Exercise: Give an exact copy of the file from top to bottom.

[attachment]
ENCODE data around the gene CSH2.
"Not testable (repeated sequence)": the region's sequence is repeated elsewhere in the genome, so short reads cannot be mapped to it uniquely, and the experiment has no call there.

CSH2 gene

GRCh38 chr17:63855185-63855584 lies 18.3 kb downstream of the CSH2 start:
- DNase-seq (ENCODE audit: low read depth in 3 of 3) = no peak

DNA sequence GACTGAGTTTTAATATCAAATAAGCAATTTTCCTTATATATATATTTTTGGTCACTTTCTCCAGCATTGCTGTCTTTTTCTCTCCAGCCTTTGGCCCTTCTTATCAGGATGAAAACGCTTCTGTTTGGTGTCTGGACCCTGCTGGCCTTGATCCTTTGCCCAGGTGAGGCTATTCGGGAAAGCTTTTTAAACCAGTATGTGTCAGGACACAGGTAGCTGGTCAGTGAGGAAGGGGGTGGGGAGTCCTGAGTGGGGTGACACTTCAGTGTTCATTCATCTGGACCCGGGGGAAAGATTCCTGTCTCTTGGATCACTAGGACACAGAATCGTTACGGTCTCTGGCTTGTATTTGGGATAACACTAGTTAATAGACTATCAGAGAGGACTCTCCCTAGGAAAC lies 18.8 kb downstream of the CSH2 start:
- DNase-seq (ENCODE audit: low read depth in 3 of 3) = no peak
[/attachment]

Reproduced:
ENCODE data around the gene CSH2.
"Not testable (repeated sequence)": the region's sequence is repeated elsewhere in the genome, so short reads cannot be mapped to it uniquely, and the experiment has no call there.

CSH2 gene

GRCh38 chr17:63855185-63855584 lies 18.3 kb downstream of the CSH2 start:
- DNase-seq (ENCODE audit: low read depth in 3 of 3) = no peak

DNA sequence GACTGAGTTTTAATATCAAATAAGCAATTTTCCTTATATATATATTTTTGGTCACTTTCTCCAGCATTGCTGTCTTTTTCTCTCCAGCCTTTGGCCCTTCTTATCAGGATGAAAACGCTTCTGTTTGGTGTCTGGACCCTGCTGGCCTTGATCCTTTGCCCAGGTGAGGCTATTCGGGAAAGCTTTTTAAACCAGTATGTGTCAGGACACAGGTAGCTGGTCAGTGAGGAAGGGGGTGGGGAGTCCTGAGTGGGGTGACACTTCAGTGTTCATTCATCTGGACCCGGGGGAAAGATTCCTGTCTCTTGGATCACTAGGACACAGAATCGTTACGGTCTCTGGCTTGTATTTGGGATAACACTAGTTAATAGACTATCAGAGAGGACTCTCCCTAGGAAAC lies 18.8 kb downstream of the CSH2 start:
- DNase-seq (ENCODE audit: low read depth in 3 of 3) = no peak